Executive Director Sherry A. Pease and Watershed Conservation Advocate Shane Dante
After a very eventful 2018, 2019 has been a year of change and regrouping at the Foothill Conservancy. We're excited to announce that we now have two new staff members, Executive Director Sherry Pease and Watershed Conservation Advocate Shane Dante. Their experience, energy, and ideas will truly benefit our organization.
We'd like to give them the opportunity to introduce themselves to you, and we hope that you will meet them soon and give them a warm welcome!
We'd also like to extend our sincere thanks to management consultant Shelly Hance of Columbia, who has been working with our board since last spring to move toward completion of our new strategic plan, help us hire new staff, and keep our work moving ahead. We could not have gotten all of this done without her invaluable help.
From Executive Director Sherry Pease
In the early 1900s, my family relocated from Santa Cruz County to the foothills of El Dorado County, gradually migrating to Amador County and North Sacramento suburbs. My mom and dad met on ”Box” (Vaught's) Beach on Electra road in the 1970s. Dad was a land surveyor, working first for the United States Forest Service in Plumas County and later for the Bureau of Land Management, based in Phoenix, Arizona. Mom was a social worker who made significant contributions to foster children in both Coconino County and the Arizona White Mountains. In 1997, they returned to Jackson to settle on family ranch land off Clinton Road. Dad continued his work with the BLM, based out of Sacramento. Mom ran Amador County's Tobacco Reduction Awareness program until 2005.
I grew up in both Northern California and Arizona, spending summers in Pioneer and Jackson with extended family. My cousins and I were frequent adventurers along the Mokelumne River and there were many family camping trips at Pardee, Camanche and Silver lakes. Along with my parents and my sister, I went camping in very remote wilderness areas, in both the Sierra Nevada and the Coconino National Forest, where seeing another human was very unlikely. As a child, I felt like this was cruel and unusual punishment, but I have come to appreciate both the wild and relatively untouched land and the survival skills my dad, a former Boy Scout, made sure his girls learned.
I obtained an associate’s degree in Business Entrepreneurship from Yavapai College in Prescott, Arizona, in 2001 and then a bachelor’s degree in Business Administration from the University of Phoenix in 2009. In 2004, I relocated back to California from Arizona where I have worked in corporate business roles for 15 years, leading teams in fiscal, contractual, and operational administration.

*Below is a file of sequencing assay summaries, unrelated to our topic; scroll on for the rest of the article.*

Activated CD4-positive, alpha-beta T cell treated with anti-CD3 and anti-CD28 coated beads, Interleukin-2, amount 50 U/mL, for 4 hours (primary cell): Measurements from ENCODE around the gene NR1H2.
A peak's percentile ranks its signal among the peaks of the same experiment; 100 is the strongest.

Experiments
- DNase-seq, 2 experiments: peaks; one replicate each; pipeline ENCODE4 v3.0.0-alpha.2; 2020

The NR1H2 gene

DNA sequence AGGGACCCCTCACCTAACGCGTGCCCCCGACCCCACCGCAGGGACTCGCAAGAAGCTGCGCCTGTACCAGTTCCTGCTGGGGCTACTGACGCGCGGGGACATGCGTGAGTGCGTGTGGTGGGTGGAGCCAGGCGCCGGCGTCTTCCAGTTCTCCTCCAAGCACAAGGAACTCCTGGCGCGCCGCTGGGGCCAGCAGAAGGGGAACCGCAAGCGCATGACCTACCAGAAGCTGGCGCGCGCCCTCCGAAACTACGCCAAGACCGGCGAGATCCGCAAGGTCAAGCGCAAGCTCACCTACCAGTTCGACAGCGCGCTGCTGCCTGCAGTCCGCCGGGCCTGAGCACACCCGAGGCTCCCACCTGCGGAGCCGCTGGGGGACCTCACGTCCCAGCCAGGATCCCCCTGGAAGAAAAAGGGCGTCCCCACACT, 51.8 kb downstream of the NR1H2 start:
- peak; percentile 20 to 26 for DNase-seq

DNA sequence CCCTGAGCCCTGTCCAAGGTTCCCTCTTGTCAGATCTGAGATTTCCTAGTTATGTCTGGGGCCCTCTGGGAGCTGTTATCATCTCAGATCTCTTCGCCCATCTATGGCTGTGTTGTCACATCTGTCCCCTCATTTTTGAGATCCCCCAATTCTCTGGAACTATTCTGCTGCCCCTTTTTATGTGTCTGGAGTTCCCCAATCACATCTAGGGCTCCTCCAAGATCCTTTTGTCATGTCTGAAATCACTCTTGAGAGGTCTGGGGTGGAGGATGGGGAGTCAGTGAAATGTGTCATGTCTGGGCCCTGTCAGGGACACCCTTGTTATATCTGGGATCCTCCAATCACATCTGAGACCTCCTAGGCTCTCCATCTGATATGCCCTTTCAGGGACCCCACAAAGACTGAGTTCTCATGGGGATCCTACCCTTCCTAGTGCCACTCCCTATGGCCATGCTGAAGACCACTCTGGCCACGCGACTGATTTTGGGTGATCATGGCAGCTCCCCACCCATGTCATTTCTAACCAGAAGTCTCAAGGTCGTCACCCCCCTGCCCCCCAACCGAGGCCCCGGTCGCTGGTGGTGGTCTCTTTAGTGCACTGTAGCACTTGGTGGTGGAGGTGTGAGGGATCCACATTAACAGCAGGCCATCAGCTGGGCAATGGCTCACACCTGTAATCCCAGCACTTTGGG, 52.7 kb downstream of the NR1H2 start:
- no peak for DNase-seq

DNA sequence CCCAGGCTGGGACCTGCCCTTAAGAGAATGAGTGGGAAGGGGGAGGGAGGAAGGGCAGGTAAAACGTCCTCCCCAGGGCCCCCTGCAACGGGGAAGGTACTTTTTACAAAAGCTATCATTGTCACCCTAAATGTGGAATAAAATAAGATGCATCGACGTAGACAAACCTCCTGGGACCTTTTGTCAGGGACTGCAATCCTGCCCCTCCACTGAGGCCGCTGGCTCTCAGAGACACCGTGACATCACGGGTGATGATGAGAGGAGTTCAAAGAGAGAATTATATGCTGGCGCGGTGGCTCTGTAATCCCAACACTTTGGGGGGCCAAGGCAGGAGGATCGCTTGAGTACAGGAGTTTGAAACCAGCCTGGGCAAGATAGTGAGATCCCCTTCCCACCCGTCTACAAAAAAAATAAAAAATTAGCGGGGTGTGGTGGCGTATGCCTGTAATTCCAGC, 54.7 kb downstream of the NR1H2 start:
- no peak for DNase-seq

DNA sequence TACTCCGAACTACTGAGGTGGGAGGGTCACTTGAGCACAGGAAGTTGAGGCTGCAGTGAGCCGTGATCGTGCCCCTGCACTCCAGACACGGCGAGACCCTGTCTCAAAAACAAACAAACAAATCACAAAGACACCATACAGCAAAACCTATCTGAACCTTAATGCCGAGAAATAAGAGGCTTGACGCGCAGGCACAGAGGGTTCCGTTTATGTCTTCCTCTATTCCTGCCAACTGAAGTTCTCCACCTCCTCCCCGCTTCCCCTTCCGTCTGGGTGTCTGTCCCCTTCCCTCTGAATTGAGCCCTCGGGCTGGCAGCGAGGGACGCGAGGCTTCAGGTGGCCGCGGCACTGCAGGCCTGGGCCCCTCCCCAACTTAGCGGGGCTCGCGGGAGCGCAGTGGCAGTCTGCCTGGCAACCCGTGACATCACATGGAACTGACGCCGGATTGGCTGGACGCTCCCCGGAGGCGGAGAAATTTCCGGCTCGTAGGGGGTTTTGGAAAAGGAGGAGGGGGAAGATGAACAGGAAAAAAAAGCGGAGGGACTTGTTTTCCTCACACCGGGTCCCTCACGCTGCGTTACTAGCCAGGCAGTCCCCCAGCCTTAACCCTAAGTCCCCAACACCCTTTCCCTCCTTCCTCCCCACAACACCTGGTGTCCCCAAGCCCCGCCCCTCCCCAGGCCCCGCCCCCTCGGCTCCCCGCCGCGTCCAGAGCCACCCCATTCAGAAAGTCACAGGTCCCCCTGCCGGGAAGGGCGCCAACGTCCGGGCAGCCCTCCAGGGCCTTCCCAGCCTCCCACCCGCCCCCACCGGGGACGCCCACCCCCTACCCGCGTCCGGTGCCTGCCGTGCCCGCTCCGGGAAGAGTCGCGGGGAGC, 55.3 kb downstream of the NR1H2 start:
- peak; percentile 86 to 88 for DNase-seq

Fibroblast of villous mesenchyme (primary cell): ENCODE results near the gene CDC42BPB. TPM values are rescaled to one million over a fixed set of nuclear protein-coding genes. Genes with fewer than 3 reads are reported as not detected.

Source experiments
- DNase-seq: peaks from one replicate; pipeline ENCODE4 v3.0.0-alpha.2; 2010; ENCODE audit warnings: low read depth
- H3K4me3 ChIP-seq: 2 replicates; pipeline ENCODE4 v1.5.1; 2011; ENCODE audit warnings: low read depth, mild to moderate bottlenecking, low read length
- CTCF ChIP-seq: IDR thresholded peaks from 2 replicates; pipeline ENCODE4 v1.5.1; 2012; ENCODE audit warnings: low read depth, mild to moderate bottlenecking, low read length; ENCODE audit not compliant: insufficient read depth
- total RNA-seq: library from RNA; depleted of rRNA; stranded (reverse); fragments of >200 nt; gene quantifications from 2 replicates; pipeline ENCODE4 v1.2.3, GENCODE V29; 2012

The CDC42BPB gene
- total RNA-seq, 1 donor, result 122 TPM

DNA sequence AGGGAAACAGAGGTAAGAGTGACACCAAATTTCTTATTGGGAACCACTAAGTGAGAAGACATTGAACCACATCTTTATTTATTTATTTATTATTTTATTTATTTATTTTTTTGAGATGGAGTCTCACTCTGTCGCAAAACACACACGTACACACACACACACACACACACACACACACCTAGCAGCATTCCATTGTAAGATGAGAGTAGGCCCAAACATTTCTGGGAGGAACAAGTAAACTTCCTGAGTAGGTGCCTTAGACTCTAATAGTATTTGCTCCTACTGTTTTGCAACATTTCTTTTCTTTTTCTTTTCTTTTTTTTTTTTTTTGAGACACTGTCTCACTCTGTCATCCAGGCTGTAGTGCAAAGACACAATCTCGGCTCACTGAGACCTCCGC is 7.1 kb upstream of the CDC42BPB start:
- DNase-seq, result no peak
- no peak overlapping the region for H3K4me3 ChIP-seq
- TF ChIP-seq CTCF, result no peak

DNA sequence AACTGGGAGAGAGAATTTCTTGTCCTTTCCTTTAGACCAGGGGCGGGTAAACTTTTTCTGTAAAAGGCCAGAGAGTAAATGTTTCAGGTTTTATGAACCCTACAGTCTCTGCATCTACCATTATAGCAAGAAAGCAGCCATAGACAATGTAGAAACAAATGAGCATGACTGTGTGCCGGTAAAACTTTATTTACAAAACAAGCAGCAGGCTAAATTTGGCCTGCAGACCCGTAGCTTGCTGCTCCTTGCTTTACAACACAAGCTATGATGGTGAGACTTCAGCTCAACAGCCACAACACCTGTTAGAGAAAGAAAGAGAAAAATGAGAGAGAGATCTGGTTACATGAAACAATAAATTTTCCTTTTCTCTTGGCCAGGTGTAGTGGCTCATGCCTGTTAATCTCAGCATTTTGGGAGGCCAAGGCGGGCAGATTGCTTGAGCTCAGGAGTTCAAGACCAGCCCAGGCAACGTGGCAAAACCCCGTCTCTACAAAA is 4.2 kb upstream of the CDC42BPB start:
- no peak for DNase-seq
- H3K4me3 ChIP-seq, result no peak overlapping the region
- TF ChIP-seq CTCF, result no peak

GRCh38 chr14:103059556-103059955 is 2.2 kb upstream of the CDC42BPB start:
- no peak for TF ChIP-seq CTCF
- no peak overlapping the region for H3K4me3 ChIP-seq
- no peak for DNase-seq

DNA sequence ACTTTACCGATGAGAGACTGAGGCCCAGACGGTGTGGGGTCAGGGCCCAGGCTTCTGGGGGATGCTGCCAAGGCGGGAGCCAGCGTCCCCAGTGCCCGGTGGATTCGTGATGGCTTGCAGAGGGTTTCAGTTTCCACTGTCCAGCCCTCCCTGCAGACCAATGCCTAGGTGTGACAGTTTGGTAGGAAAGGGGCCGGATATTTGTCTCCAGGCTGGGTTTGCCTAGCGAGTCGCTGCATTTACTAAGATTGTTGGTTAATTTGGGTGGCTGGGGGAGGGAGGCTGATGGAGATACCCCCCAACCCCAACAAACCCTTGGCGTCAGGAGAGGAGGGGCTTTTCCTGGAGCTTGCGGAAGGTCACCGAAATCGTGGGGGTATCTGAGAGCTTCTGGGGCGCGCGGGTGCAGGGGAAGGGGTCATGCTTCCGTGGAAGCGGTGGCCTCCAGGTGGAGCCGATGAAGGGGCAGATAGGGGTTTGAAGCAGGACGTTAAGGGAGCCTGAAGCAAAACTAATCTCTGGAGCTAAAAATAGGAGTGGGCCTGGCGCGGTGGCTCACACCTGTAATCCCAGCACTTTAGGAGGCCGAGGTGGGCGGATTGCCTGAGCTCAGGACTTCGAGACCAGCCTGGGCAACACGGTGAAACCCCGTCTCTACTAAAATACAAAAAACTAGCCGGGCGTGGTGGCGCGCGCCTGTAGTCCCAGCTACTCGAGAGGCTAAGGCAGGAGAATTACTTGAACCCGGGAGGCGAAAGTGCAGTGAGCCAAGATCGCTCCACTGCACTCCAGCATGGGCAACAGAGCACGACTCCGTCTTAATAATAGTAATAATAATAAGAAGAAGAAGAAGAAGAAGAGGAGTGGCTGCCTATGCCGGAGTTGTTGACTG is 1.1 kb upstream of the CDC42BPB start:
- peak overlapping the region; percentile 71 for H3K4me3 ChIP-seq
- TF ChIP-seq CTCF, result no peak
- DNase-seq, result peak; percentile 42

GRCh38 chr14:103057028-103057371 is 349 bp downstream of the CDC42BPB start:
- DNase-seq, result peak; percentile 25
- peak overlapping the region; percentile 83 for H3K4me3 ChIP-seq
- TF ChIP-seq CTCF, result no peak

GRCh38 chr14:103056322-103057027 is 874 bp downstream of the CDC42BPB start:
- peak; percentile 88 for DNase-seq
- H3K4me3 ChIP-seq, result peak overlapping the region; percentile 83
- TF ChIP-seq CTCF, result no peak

Highly disillusioned with the ”rat race,” I have been focusing on changing my lifestyle to one that supports the welfare of our wondrous planet rather than one that harms it. I am excited to be a part of Foothill Conservancy, and to contribute my skillset to preserving the environment that played such a large part in my childhood and continues to affect me today.
From Watershed Conservation Advocate Shane Dante
I grew up in the mountains of Shasta County. I spent most of my life exploring and fishing the network of tributaries that flow into the Shasta Lake. I grew on a very small tributary to Campbell Creek, a tributary to the Upper Sacramento River, which flows south into Shasta Lake near Lakehead. That was my jumping off point to exploring other Shasta Lake tributaries, including the McCloud River, Pit River, and Squaw Creek. The water flowing from Shasta Dam makes up the biggest river in California, the mighty Sacramento.
Summers being what they are in that part of the world -- specifically, hot with a chance of heat -- I was either fishing, swimming, rafting, or complaining that it was too hot and wishing that I were fishing, swimming, or rafting. I knew comparatively little then about how truly important it was to have public lands and protections for our state's waters, but I surely enjoyed the free access to thousands of acres of national forest land and miles of navigable waters.
I quickly learned that it was no accident we have vast public lands in the West, and that it definitely wasn’t "free," when you consider all the time and hard work of people who tirelessly defend our forests and rivers. I wanted to do my part, give back, and fight to protect and understand what is most important to me personally while also making the case for healthier forests, cleaner water, and more abundant wildlife for all to enjoy. That’s when I pursued a degree in Wildlife Conservation from Humboldt State University.
After graduating in 2016, I did what many recent Wildlife graduates do: I went to work on Spotted Owl conservation. I was working in the Trinity River watershed, and if I floated down the Trinity not too far, I’d find myself in California's second-largest river, the Klamath.
Not long after, I made a transition from wildlife biology and went on to work in southern Humboldt County on the Mattole River, conducting water quality and quantity monitoring in Coho salmon, Chinook salmon and steelhead-bearing streams. I was able to explore countless stream reaches, not only for fun, but for science.
When my wife Cailey was accepted into a graduate program in Sacramento, we left Humboldt County to move to Amador County, her childhood home. I now live and work in the Mokelumne River Watershed, which provides me with new territories to explore. I feel lucky to have the opportunity to work with the Foothill Conservancy, where I’ll be able to combine my experience with my passion to help protect our waters and forests.